New CIWM President highlights risks of Brexit to RDF exports
The Chartered Institution of Wastes Management (CIWM) has inaugurated its 103rd President, Enda Kiernan, for 2018/19.
Kiernan, who takes over from Professor David Wilson, has specialised in local authority waste operations since 1997, working across permitting, design, tendering and project management of waste-related infrastructure. From 2000 he has been at Cork County Council, where he was appointed Head of Waste Enforcement in 2016.
He has advised LARAC, WRAP, Defra and CIWM specifically on ‘pay as you throw’ charging systems and was responsible for the introduction of a Pay By Weight refuse collection system in South Cork.
Within CIWM, Kiernan is a General Councillor and a Trustee of the institution, and was Chairperson of the Republic of Ireland CIWM Centre from 2009 to 2017. He was elected Junior Vice President of the institution in 2016 and Senior Vice President in 2017.
Kiernan moves into the presidential position at a time of change for CIWM, with the institution presenting a new business plan in October, designed to refocus its activities on ‘supporting, empowering and connecting professionals across the resources sector’ and to return the CIWM Group to financial health after posting a £223,000 deficit in 2017.
During his inauguration speech at the Aviva Stadium in Dublin yesterday (13 November), Kiernan underlined infrastructure developed as a key future challenge facing the industry in the Republic of Ireland, saying: “The poor quality of infrastructure in Ireland has been identified as the most problematic factor for doing business in this country.”
Noting that the population of Ireland is expected to reach eight million by 2040, he continued: “Planning for an extra 1.5 million people, their homes, places of work and the infrastructure required to support this growth, whilst at the same time ensuring environmental quality, poses many challenges.”
Annual report: Future of RDF exports impacted by Brexit
Kiernan also took the opportunity to launch CIWM’s annual Presidential Report. Titled ‘RDF trading in a modern world’, the report was produced by SLR Consulting and models several future scenarios for the export of refuse-derived fuel (RDF) from the UK and Ireland.
Taking into account the EU’s Circular Economy Package target for member states to reach 60 per cent recycling by 2030, the report forecasts that if this target is reached, RDF exports will fall ‘dramatically’ in Ireland, with the development of new energy-from-waste (EfW) capacity also contributing to the erosion of RDF export tonnages.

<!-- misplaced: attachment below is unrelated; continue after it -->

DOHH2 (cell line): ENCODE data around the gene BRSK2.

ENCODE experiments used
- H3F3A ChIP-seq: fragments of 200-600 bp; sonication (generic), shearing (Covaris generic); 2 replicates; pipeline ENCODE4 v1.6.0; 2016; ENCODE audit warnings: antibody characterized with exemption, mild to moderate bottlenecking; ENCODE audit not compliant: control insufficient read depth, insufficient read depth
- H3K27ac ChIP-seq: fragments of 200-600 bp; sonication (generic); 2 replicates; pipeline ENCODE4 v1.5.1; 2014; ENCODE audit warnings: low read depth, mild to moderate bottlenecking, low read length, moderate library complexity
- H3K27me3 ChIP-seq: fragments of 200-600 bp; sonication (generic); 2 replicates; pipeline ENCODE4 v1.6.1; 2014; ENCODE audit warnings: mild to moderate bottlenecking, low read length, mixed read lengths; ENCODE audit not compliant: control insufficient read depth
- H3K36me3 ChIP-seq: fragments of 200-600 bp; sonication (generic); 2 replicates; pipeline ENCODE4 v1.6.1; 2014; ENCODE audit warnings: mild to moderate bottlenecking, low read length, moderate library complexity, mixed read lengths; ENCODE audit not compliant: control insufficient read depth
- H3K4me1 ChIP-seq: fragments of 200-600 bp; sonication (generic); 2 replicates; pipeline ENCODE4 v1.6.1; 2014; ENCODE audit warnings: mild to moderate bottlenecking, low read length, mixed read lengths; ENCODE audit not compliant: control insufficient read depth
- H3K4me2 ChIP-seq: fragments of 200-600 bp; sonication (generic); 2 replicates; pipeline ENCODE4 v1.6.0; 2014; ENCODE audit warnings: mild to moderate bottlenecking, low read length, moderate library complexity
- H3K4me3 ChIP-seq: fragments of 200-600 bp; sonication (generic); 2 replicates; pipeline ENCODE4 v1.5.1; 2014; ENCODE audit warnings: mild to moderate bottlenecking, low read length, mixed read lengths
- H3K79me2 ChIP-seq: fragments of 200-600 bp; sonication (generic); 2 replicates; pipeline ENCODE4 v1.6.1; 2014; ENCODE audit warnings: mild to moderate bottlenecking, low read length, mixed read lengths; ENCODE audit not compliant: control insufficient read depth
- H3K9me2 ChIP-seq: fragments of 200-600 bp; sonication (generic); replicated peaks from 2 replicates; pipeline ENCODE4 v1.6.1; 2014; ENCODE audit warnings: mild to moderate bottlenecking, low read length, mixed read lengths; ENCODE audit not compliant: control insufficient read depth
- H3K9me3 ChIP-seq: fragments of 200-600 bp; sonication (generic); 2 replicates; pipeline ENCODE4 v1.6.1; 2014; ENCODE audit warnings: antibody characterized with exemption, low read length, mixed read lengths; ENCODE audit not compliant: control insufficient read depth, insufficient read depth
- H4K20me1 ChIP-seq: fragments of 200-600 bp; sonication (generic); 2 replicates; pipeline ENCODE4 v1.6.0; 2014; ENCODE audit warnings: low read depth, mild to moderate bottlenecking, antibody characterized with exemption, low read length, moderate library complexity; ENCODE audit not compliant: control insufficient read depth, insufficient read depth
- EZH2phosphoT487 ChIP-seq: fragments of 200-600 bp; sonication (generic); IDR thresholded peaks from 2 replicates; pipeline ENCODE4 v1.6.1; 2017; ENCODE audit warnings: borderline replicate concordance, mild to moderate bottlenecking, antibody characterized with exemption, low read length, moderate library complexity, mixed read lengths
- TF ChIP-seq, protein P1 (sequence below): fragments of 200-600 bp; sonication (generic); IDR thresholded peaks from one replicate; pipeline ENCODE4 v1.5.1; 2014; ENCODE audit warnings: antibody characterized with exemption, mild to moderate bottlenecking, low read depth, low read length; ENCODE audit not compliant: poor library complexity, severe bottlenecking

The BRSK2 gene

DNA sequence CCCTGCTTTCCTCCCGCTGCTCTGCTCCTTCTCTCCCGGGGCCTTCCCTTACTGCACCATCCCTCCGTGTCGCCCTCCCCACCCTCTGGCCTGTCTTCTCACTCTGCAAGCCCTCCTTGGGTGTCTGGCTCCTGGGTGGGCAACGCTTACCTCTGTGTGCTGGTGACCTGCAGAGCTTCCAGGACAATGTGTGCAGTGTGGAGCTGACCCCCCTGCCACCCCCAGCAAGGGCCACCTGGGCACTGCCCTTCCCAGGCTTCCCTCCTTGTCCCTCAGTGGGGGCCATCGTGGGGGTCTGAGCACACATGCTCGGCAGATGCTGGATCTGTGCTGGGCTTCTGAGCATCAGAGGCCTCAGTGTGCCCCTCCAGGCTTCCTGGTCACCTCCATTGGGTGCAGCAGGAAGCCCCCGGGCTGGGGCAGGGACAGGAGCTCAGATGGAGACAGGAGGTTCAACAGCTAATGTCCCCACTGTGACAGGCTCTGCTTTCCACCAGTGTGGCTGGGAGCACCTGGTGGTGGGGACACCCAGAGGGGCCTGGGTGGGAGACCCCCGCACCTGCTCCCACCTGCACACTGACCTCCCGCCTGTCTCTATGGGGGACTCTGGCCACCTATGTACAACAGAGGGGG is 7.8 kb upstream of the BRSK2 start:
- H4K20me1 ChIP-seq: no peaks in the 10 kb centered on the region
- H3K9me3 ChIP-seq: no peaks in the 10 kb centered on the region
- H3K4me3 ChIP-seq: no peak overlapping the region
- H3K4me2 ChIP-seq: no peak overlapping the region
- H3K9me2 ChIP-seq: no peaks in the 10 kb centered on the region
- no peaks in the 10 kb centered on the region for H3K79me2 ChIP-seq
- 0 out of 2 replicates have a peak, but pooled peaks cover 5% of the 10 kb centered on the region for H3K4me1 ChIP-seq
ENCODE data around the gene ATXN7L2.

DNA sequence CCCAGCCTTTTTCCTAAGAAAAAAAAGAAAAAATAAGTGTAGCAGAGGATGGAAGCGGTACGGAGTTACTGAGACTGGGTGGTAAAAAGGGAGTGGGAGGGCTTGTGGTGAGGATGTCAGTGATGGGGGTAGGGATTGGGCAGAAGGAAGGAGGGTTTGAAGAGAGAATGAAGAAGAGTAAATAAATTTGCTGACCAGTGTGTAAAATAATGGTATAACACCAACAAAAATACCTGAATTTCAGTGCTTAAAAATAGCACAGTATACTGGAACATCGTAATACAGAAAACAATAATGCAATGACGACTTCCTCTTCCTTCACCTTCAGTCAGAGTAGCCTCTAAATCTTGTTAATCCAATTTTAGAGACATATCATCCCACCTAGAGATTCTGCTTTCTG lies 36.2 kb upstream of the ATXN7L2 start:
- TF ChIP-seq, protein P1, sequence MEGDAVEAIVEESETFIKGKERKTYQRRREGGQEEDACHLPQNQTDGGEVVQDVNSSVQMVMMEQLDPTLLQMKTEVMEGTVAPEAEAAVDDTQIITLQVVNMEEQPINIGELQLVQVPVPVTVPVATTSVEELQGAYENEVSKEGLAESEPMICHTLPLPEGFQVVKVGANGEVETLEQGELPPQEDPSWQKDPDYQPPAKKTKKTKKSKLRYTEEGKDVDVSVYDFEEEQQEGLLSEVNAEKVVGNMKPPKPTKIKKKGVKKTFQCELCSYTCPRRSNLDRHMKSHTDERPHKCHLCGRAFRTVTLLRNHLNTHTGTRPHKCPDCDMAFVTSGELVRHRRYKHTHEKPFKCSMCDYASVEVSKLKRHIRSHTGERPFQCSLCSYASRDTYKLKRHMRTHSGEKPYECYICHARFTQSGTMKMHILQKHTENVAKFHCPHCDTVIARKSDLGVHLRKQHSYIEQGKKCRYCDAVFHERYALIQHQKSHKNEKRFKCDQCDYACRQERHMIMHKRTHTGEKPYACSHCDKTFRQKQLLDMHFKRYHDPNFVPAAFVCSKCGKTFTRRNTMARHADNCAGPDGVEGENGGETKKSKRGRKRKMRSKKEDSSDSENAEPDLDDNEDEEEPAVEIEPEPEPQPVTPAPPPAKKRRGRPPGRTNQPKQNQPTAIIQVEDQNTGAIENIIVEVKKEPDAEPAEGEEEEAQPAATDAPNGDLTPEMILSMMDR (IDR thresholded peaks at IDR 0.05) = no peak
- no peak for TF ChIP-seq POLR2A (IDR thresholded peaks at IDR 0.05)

For Northern Ireland, it is noted that exports to the Republic may be impacted by the post-Brexit border settlement, which could be problematic given that Northern Ireland has the greatest reliance on RDF exports of all UK nations.
In England, the report predicts that RDF exports will also fall, accounting for expected EfW capacity and the achievement of EU circular economy targets, which the UK Government has said it will adhere to despite Brexit.
Wales is also likely to have limited reliance on RDF exports in the future, given its already strongtrack record on recycling and its major EfW facilities, while Scotland may look to expand its RDF exports in order for local authorities to meet the 2021 ban on the landfill of biodegradable waste.
Commenting on the report, SLR Consulting’s director Alban Forster said: “In all countries, RDF exports continue to play a valuable interim role diverting material from landfill. For the UK, however, the Brexit process nevertheless raises the possibility that the practice of exporting RDF will become less economic. While it looks likely that tariffs will not apply to RDF, an onerous customs regime would add to transport times and administrative burdens”.
Chris Murphy, CIWM Executive Director, added: “The UK Government can help to limit these impacts by pressing for continuing free movement of RDF, regardless of the ultimate outcome of Brexit negotiations.
“CIWM has been keeping a close eye on developments, and liaising with Defra as they work to ensure that regulatory alignment is maintained post-Brexit, even in the event of a no deal scenario. However, other factors such as border controls and delays, and haulage costs, could also adversely affect the economics of RDF export. Regulators across the UK will need to be alert to a number of risks in the event of significant disruption, including stockpiling and a greater risk of waste crime.”
The full report, ‘RDF trading in a modern world’, can be found on the CIWM website.